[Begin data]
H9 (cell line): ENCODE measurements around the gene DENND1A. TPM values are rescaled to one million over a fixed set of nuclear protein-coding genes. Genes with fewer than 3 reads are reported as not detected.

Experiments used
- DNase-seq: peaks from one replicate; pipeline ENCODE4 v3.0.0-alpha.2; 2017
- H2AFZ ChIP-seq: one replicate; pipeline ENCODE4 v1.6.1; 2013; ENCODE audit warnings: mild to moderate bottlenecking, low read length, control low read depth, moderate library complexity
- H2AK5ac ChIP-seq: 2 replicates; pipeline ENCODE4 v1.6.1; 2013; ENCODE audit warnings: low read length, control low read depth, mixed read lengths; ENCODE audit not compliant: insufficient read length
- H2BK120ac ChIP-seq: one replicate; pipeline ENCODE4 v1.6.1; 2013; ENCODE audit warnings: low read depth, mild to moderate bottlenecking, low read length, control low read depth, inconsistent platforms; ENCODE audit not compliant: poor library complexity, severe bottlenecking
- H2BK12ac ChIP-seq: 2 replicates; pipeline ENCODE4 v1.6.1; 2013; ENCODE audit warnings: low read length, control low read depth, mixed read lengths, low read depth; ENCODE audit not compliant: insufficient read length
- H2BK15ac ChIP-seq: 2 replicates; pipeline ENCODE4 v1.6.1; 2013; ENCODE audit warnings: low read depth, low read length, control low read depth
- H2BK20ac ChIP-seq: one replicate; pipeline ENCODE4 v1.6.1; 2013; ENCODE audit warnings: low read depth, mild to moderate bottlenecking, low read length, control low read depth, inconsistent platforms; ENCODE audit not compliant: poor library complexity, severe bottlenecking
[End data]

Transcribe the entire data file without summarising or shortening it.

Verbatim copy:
H9 (cell line): ENCODE measurements around the gene DENND1A. TPM values are rescaled to one million over a fixed set of nuclear protein-coding genes. Genes with fewer than 3 reads are reported as not detected.

Experiments used
- DNase-seq: peaks from one replicate; pipeline ENCODE4 v3.0.0-alpha.2; 2017
- H2AFZ ChIP-seq: one replicate; pipeline ENCODE4 v1.6.1; 2013; ENCODE audit warnings: mild to moderate bottlenecking, low read length, control low read depth, moderate library complexity
- H2AK5ac ChIP-seq: 2 replicates; pipeline ENCODE4 v1.6.1; 2013; ENCODE audit warnings: low read length, control low read depth, mixed read lengths; ENCODE audit not compliant: insufficient read length
- H2BK120ac ChIP-seq: one replicate; pipeline ENCODE4 v1.6.1; 2013; ENCODE audit warnings: low read depth, mild to moderate bottlenecking, low read length, control low read depth, inconsistent platforms; ENCODE audit not compliant: poor library complexity, severe bottlenecking
- H2BK12ac ChIP-seq: 2 replicates; pipeline ENCODE4 v1.6.1; 2013; ENCODE audit warnings: low read length, control low read depth, mixed read lengths, low read depth; ENCODE audit not compliant: insufficient read length
- H2BK15ac ChIP-seq: 2 replicates; pipeline ENCODE4 v1.6.1; 2013; ENCODE audit warnings: low read depth, low read length, control low read depth
- H2BK20ac ChIP-seq: one replicate; pipeline ENCODE4 v1.6.1; 2013; ENCODE audit warnings: low read depth, mild to moderate bottlenecking, low read length, control low read depth, inconsistent platforms; ENCODE audit not compliant: poor library complexity, severe bottlenecking